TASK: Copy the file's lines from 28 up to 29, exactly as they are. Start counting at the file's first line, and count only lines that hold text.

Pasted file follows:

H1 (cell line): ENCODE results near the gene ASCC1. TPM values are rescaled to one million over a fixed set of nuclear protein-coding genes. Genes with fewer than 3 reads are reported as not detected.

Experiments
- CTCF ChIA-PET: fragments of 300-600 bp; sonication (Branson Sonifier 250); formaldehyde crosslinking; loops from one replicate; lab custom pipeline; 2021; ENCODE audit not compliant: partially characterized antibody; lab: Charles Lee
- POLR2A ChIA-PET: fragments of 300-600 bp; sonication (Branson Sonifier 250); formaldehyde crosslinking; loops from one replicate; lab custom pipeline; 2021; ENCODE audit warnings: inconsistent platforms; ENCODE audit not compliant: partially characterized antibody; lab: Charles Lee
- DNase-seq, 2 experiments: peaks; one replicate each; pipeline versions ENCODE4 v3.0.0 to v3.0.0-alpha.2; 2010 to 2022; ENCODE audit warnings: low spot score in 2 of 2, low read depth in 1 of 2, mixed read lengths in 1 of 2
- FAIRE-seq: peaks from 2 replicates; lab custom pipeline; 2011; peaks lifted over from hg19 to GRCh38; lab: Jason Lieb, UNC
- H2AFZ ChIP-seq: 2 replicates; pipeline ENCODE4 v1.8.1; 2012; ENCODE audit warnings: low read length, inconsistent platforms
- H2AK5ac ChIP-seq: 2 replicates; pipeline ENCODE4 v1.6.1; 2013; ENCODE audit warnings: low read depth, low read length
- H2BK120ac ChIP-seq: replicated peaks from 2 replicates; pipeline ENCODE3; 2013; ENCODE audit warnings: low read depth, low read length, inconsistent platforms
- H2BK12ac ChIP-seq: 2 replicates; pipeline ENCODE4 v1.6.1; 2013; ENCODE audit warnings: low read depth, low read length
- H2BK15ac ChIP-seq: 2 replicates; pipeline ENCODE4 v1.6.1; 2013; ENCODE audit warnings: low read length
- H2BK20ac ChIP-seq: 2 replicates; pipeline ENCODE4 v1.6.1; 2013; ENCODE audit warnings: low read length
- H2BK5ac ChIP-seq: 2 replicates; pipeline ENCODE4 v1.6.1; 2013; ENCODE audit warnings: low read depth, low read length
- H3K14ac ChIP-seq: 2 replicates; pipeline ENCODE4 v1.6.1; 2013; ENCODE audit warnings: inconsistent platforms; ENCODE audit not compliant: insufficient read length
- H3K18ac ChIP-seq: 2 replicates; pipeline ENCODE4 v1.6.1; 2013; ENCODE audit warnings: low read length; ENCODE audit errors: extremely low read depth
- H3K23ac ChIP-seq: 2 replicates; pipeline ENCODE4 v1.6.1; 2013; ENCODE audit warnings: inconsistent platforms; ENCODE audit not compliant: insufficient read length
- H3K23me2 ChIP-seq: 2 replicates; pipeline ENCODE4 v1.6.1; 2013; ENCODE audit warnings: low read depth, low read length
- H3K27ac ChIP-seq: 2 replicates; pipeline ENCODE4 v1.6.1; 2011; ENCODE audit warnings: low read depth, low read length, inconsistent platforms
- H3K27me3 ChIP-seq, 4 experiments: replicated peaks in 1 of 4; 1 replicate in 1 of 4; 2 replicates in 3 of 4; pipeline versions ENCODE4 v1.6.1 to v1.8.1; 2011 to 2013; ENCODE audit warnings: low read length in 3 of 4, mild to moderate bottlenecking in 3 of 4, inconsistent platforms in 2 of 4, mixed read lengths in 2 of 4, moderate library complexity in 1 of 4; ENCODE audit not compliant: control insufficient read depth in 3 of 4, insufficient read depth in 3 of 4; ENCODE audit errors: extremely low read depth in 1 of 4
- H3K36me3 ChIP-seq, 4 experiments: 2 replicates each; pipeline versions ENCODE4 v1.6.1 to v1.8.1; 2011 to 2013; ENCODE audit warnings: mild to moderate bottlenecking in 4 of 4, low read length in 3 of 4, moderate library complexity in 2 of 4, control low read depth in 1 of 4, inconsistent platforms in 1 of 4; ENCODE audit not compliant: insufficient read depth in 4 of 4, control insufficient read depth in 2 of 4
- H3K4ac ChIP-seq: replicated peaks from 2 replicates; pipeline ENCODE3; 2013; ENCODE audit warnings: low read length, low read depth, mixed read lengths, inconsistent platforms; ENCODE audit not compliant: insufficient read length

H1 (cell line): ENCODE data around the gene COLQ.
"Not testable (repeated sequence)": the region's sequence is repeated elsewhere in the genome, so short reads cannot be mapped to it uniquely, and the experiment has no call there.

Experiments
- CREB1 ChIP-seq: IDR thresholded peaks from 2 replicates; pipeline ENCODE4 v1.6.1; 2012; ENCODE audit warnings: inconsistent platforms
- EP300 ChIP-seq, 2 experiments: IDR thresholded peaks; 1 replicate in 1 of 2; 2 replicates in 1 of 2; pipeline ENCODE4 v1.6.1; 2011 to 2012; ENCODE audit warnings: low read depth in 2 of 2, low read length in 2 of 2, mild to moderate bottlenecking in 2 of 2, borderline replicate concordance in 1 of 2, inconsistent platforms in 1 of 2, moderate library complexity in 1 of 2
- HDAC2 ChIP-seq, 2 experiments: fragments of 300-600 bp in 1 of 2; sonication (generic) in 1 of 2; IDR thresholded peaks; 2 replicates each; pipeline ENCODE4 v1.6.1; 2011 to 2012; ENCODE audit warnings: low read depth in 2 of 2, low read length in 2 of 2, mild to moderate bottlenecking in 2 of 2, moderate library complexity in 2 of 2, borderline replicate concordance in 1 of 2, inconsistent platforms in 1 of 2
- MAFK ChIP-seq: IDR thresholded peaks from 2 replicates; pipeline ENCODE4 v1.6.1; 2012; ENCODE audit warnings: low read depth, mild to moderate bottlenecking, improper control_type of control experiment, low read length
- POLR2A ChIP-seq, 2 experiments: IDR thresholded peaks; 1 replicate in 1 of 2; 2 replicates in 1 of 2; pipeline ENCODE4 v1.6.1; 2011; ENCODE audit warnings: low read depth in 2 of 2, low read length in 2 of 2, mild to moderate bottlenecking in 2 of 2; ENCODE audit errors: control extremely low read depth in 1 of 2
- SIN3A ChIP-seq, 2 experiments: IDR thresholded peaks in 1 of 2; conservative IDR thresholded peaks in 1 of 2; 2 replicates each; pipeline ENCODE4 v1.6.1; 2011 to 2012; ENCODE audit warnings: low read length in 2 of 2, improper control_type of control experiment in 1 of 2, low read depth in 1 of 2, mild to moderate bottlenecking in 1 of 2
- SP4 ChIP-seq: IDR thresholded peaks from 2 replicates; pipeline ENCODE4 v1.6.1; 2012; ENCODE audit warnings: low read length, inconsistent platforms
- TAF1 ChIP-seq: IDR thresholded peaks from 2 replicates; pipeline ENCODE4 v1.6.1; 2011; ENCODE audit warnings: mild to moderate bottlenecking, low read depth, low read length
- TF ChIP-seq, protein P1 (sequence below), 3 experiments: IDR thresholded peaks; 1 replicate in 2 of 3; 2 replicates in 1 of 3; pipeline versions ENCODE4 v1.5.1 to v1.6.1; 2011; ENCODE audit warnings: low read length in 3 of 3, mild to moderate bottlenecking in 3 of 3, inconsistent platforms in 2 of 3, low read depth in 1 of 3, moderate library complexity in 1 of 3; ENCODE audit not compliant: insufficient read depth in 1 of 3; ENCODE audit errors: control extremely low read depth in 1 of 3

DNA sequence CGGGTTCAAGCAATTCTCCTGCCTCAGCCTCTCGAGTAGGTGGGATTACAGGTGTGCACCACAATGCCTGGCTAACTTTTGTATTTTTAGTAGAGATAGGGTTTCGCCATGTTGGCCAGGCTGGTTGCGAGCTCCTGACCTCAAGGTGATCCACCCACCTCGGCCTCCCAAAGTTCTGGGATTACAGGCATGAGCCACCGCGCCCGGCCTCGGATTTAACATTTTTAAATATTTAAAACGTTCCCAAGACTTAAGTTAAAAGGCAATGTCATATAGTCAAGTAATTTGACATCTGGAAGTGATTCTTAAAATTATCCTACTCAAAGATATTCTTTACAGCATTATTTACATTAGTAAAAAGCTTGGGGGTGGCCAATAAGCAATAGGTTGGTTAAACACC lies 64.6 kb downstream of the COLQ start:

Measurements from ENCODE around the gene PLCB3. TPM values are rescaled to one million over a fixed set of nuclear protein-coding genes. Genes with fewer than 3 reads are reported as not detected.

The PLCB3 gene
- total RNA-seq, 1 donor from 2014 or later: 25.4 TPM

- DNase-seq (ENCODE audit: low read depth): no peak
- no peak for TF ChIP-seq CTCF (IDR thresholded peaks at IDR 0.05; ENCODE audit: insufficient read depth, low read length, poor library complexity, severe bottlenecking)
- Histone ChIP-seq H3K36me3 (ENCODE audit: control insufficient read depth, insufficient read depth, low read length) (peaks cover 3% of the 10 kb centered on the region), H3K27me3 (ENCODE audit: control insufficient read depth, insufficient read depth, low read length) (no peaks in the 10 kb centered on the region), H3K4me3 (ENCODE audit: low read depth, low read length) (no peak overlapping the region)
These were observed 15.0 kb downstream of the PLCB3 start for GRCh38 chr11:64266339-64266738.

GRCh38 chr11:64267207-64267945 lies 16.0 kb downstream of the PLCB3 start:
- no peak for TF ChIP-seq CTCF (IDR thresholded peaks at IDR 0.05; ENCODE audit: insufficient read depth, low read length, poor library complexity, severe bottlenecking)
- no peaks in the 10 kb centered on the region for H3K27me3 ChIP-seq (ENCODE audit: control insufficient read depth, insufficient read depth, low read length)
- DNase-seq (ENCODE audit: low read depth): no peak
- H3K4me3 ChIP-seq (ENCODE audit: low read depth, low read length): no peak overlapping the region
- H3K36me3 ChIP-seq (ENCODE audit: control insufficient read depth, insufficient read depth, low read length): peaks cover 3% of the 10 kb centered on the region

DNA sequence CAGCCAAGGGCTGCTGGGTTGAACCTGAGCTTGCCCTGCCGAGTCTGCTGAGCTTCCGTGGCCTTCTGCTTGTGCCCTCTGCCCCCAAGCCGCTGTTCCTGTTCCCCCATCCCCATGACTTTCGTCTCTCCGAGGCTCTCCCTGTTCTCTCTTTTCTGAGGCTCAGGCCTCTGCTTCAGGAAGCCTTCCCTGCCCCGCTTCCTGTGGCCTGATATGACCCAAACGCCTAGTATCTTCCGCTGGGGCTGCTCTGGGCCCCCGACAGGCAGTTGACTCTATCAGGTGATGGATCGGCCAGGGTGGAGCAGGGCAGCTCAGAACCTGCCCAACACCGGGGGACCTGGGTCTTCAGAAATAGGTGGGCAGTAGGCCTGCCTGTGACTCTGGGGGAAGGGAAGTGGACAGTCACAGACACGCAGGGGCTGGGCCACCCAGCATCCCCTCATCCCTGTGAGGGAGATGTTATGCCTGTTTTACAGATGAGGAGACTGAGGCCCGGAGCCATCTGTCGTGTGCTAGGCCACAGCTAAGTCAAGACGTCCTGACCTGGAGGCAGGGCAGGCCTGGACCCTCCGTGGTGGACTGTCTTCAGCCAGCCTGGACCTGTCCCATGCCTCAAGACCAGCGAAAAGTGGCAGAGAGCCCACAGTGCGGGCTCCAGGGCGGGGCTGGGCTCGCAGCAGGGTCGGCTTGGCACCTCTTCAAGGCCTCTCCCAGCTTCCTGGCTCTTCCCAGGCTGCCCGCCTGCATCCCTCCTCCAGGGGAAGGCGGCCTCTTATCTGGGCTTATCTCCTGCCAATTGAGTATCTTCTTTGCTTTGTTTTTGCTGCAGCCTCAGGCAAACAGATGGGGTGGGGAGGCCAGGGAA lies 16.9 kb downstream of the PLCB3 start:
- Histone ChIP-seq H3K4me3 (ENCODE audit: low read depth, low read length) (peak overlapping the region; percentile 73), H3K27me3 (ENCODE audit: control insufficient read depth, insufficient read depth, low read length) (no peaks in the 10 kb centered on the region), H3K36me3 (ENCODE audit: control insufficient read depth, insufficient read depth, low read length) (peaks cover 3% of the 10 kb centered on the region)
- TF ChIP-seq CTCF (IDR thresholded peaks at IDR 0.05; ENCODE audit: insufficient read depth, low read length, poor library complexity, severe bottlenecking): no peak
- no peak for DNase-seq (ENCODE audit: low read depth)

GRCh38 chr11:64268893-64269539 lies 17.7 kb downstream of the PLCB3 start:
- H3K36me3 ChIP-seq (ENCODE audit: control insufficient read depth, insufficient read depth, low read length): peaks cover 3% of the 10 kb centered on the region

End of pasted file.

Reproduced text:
- MAFK ChIP-seq: IDR thresholded peaks from 2 replicates; pipeline ENCODE4 v1.6.1; 2012; ENCODE audit warnings: low read depth, mild to moderate bottlenecking, improper control_type of control experiment, low read length
- POLR2A ChIP-seq, 2 experiments: IDR thresholded peaks; 1 replicate in 1 of 2; 2 replicates in 1 of 2; pipeline ENCODE4 v1.6.1; 2011; ENCODE audit warnings: low read depth in 2 of 2, low read length in 2 of 2, mild to moderate bottlenecking in 2 of 2; ENCODE audit errors: control extremely low read depth in 1 of 2